Automobiles typically weigh a few tons and can reach speeds over 100 mph. This combination can make a vehicle a lethal weapon. Millions of people may be injured in incidents involving motor vehicles in a variety of circumstances.
In a few rare cases, injuries resulting from an automobile incident may have been intentional. Circumstances such as this may result in lengthy jail sentences and hefty fines. But when is an incident involving a vehicle considered assault?
The intent of the perpetrator is the deciding factor between an accident and assault. An assault charge may be filed against an individual for whom there is compelling evidence to reasonably assume the perpetrator knew their actions would result in personal injury.
An assault charge, in the state of Texas, can be the result of either verbal harassment or an instance of physical violence. Charges brought on grounds of physical violence can result in a felony indictment along with several years of prison time. An assault charge alone may not be adequate to settle damages resulting from physical damage by a vehicle. A personal injury lawsuit is much more likely to get the victim the funds they need to cover medical expenses and other financial damages made by the crime’s perpetrator.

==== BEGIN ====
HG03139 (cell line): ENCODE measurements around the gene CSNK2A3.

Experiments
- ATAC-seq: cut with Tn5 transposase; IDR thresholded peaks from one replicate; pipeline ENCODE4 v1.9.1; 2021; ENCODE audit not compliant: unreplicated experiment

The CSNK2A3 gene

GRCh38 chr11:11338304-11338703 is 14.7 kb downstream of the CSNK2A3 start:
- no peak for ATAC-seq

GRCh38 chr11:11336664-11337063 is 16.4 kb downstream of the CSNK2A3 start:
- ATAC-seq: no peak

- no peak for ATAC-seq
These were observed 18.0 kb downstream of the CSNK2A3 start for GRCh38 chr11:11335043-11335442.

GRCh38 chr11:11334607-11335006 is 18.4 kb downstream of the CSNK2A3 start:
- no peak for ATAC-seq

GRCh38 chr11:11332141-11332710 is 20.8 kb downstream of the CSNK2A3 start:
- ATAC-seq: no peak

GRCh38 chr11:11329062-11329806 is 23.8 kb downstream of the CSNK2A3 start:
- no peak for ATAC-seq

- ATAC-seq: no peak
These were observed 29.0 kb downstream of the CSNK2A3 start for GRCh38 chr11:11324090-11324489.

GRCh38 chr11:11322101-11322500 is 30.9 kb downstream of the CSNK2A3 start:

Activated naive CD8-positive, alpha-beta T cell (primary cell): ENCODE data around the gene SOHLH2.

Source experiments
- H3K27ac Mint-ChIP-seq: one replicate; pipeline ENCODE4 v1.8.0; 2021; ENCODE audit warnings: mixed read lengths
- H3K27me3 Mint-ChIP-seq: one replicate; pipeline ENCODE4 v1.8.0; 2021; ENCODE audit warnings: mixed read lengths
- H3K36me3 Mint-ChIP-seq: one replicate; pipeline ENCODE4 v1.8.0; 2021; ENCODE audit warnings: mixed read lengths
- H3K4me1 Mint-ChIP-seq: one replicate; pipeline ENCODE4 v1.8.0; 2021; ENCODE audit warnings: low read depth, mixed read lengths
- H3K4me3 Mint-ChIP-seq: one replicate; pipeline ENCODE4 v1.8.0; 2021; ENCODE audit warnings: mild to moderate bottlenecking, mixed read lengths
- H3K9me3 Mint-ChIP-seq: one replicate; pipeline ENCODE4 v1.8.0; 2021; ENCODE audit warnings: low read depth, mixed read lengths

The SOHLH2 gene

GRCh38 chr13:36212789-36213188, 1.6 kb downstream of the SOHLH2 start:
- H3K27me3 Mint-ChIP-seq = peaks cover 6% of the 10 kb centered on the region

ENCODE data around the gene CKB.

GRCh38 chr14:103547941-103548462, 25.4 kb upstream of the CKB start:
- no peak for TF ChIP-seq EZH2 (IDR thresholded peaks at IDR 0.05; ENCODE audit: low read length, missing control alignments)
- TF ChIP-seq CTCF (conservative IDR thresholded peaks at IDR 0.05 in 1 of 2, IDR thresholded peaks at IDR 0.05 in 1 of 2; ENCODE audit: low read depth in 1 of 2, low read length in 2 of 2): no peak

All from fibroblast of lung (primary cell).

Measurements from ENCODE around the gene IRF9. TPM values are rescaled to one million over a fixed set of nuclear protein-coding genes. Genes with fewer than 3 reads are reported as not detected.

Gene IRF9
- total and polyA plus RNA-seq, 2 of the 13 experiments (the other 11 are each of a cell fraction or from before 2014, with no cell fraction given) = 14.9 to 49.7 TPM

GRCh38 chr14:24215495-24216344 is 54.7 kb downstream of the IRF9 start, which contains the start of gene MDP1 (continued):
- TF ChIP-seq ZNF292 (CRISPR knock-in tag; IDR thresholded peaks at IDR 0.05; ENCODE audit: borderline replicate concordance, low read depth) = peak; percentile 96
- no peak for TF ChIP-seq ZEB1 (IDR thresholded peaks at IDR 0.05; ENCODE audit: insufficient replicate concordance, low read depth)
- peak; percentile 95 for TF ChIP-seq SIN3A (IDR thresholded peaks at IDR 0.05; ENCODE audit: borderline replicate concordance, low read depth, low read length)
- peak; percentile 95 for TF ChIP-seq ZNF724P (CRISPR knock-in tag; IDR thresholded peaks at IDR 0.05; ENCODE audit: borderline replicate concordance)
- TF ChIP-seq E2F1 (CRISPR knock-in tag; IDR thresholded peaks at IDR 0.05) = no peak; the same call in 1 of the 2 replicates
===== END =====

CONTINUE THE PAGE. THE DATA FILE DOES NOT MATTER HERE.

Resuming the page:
An assault charge is not necessary if there was a physical injury resulting from an incident. So long as there is evidence to connect a victim’s physical damages to their perpetrator, a personal injury lawsuit may be filed. Other instances such as an animal bite, reckless or drunk driving, defective products, and medical malpractice can all be instances where personal injury suits may be filed. Although your injuries may not be the result of intentional action, you can still receive compensation for damages.